Sunday, April 12, 2009

New Moon film problems

Making a movie is challenging enough without also having to fly under the radar as the producers of New Moon, the Twilight sequel starring Robert Pattinson as teen vampire Edward Cullen, have learned.
Stephenie Meyer's four teenage vampire romance novels and the film based on the first one are the biggest international pop-culture phenomenon since Harry Potter.
Before a two-day shoot inside Pacific Rim National Park Reserve even began on March 20, it was shrouded in such secrecy it was code-named the Untitled Sports Movie.
As desperate as such measures might seem, the saga's huge, obsessive base of "Twi-hards" have made it unavoidable.
"To preserve the content of the material you're trying to capture, with such a large fan base who know the nuances of the books so well, you have to go over-and-above ordinary means of protection," co-producer Bill Bannerman explained.
"It's to give the director and the group the space they need to work," he said, adding the fan fervour is understandable. It's the nature of the beast. They analyze and want to know, but you're building a film one shot at a time. So when people see only one piece of the puzzle, they might take it out of context. It only represents two per cent of the grander scheme."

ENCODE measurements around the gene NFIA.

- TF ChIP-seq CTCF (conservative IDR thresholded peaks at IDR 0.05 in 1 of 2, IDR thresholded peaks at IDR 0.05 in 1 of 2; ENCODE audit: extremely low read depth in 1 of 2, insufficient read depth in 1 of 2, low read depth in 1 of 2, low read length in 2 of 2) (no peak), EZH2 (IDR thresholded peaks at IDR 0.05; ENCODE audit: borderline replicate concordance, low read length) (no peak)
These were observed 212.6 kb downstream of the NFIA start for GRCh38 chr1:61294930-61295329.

Bannerman, who has family on Vancouver Island, said there was a good reason the filmmakers chose to shoot scenes for New Moon (due Nov. 20) on the rugged West Coast before they started principal photography in Vancouver.
"We knew what we were looking for had to be extreme and close in proximity to Vancouver," said Bannerman, who came over with a downsized crew.
"We needed those swells and sunset shots, aggressive waves and agitated water in a coastal region that reflects the Forks and La Push (Wash.) area."
The weather was so poor that Kristen Stewart, who plays Bella Swan, and Taylor Lautner, who plays smitten Quileute werewolf Jacob Black -- rival to vampire Edward Cullen -- had to fly to Nanaimo and drive to Tofino.
A story by Keven Drews about the New Moon shoot in the Westcoaster newspaper got so many web hits its server crashed for an hour, said Drews, the newspaper's reporter, photographer and co-owner.
"Our traffic skyrocketed. We got more readers in a day than we get in a month," said Drews, who was also contacted by publications as far away as New Jersey. To his frustration, he also saw his story "mined" by other media and fansites.
Joan Miller, head of the Vancouver Island North Film Commission, was also floored by the New Moon impact.
"I've never had as many phone calls, no matter what the star package was, as we had for this one," said Miller.

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